Probably the best thing that happened to me as a controller was change. I worked for one dealer that liked to buy dealerships, so I learned about buy/sells. I worked for a dealership group that liked to move general managers around (and sometimes out), so I learned how that position either succeeds or fails. I worked for a few that liked to save money by changing computer systems – and that change was the best learning process for me. By changing computer systems you learn a lot more than you probably want, like how to handle emergencies, where data is stored, and how your computer system processes data.
The best computer conversions that I have seen have been where the controller and other managers are completely prepared. Having a great install team from the DMS provider or easy to use software helps, but I find that success is in the hands of your key management.
How? One of my favorite stories is about a wise man who is famous for being able to tell what others are thinking. Someone who wants to prove him wrong carries a live bird hidden in his hands behind his back. The person goes to the wise man and asks, “I have a bird in my hand, is the bird alive or dead?”
If wise man says “dead”, the person can open hands to let it fly away. If he says “alive,” the person squeezes the bird dead behind his back. The wise man answers, “The answer to that question lies in your hands.”
Making a change go easily is in your hands. There are five keys to handling change:
- Get the other humans involved. If your key management was involved in the decision, then they have a vested interest in making sure the change goes well. If you’re changing computer systems or buying new software – make sure they are involved in the selection. As a computer consultant, I always recommended assembling a technology committee of a parts manager, controller, service advisor or warranty clerk, Internet manager, and the dealer/GM. They should see the new options and vote on the one they like the best.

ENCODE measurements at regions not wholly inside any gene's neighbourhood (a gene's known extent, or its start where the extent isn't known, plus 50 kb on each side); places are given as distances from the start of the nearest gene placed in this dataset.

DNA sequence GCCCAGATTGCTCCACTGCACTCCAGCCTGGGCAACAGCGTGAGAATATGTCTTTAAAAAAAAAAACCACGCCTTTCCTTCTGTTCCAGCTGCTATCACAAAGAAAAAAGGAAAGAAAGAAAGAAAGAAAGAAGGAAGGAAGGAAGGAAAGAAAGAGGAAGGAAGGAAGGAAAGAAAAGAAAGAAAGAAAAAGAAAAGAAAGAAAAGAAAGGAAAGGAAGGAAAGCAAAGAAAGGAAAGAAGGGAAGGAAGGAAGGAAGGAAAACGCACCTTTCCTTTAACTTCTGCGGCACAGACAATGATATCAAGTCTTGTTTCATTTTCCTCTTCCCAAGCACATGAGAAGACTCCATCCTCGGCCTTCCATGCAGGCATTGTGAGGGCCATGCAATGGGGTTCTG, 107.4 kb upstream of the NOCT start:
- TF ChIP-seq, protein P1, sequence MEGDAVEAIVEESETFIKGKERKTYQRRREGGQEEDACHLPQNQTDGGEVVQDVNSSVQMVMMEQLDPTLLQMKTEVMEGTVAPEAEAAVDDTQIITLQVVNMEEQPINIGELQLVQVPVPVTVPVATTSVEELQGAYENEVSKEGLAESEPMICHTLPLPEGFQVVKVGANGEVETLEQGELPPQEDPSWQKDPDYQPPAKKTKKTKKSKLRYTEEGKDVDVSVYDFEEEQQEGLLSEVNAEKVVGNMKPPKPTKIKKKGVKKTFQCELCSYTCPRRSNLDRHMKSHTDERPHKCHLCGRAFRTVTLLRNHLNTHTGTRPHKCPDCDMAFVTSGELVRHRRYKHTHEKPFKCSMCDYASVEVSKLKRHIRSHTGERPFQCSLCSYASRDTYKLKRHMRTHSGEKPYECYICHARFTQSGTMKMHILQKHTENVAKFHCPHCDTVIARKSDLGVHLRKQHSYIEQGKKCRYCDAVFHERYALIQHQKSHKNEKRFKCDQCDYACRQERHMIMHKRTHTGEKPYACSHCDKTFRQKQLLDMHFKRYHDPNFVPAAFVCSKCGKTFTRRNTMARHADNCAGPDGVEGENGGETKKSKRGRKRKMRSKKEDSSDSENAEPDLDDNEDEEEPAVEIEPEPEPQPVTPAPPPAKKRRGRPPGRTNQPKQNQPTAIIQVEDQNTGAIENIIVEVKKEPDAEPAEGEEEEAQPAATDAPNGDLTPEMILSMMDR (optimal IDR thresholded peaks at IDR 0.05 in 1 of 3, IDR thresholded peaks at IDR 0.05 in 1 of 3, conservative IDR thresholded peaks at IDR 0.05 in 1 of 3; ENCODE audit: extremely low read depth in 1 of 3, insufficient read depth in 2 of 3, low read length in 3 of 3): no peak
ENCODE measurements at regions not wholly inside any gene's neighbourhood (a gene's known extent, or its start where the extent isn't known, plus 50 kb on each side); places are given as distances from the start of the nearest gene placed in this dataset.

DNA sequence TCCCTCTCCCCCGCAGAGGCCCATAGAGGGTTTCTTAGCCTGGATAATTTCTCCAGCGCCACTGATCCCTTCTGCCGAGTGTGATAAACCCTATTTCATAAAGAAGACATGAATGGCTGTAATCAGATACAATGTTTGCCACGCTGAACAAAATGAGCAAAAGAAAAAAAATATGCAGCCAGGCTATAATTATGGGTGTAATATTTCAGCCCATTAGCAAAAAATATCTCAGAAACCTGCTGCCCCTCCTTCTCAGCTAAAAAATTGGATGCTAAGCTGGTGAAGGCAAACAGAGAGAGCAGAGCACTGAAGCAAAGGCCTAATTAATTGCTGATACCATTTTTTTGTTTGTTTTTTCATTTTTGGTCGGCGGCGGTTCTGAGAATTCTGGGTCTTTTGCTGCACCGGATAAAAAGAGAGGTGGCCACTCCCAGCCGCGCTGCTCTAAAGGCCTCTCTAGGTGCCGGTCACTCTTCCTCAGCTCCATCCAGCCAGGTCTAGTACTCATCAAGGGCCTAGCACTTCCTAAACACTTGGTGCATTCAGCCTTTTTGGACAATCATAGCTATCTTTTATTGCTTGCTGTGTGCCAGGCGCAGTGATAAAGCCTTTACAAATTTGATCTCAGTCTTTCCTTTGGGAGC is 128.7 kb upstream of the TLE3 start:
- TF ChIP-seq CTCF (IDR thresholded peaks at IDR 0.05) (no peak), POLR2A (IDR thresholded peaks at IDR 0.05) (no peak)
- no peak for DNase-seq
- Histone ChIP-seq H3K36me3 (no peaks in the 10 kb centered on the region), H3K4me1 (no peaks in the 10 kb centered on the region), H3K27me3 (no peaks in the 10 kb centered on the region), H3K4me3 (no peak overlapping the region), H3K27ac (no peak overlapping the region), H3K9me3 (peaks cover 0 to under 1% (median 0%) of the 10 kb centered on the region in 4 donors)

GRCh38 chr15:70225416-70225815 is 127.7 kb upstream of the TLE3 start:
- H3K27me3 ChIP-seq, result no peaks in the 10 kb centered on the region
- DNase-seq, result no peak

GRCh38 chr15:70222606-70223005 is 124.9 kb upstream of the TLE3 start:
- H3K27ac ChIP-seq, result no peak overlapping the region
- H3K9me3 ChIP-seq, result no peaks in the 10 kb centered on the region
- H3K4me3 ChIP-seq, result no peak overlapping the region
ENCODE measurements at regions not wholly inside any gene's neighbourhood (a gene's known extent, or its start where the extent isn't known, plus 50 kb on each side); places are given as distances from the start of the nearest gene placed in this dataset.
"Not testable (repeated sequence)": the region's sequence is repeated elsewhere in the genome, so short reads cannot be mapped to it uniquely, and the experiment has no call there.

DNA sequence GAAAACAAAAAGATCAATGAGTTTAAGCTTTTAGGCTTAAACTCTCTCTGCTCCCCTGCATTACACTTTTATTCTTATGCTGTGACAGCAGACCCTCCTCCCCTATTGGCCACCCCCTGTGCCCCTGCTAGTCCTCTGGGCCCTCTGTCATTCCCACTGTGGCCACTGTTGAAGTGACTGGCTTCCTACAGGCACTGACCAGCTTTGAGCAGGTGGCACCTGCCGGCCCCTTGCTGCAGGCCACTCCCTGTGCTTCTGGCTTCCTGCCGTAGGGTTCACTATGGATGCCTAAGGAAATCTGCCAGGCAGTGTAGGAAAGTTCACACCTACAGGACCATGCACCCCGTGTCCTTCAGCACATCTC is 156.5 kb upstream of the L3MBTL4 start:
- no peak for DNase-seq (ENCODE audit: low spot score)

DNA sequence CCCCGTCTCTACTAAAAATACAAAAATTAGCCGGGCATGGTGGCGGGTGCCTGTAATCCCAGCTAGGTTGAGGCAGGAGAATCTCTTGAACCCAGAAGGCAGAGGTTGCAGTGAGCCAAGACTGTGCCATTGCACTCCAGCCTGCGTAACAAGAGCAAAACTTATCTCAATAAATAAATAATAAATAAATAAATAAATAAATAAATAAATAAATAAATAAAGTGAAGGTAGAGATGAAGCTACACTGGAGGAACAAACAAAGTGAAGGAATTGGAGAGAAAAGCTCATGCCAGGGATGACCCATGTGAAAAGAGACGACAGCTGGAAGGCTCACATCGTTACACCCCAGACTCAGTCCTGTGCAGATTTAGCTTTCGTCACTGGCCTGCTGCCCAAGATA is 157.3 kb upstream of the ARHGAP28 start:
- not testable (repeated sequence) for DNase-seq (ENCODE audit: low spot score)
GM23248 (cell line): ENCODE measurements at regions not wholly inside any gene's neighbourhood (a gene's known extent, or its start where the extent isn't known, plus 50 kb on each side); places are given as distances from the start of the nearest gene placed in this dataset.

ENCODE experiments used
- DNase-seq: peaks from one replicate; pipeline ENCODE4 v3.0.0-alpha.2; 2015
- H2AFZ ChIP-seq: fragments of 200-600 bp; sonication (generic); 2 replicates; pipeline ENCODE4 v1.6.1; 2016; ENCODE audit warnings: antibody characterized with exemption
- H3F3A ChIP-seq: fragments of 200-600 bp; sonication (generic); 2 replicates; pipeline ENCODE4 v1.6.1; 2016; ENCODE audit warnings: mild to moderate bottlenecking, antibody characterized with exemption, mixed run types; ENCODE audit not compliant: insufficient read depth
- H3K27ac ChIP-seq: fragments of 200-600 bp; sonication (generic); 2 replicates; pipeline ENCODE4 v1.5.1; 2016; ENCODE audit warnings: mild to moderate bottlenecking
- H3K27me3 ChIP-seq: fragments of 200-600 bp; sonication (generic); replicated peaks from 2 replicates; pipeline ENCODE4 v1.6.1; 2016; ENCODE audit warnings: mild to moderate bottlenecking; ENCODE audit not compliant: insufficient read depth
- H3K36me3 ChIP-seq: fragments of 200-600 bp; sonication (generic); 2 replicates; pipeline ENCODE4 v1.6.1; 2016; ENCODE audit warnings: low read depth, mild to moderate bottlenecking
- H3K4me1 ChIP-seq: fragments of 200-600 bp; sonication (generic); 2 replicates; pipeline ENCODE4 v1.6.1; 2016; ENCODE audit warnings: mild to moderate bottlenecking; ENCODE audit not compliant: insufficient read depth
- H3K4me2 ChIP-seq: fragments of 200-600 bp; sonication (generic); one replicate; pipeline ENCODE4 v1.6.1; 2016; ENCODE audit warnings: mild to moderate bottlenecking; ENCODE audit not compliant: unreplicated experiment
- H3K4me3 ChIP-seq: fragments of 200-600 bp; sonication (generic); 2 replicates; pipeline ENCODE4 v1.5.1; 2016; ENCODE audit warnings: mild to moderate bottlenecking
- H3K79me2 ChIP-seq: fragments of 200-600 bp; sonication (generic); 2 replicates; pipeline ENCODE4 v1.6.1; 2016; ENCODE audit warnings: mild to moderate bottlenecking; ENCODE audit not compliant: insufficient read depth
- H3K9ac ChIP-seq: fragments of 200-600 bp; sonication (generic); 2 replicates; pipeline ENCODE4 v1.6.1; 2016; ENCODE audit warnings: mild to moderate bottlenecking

- Schedule the change for the best time of the year or month. If you’re converting computer systems, the best time of the year is after a quarter ends and the best time of the month is between the 10th and 20th.
- Make a plan for everything that can go wrong. Let’s say that you’re changing computer systems. What if you can’t open up a repair order on the morning of “go live?” Do you have a plan to still get the work completed? Remember that we used to fix cars all the time without a computer. How can you calculate payments? Can you hand-write contracts?
- Have a backup plan for #3 items. Your backup plan for not being able to write service on the new or old computer would be to have a download of your parts inventory – so you can charge out parts and your customer’s history and vehicle file downloaded so you can figure out what they have had done (if you’ve gone away from hard copies.) Do you have some blank repair orders? Great. Otherwise, what can you use to create a repair order? Excel? Quickbooks?
- Clear your schedule and everyone else’s. During change it is important that you focus on this one change and not have meetings planned, vacations schedules and even ask employees to delay doctor’s appointments. Have each key manager prepare a staffing plan of how they are going to get through this change with the current staff and if you might need some temporary help while your staff goes through training. During a computer conversion, employees are only 25% productive. Are you okay with only 25% of the bank deposit getting to the bank? How about only 25% of your sales?
If you use these five steps for every change – especially a computer conversion or new software installation – you might end up with a live bird when it is all over, but the answer is in your hands!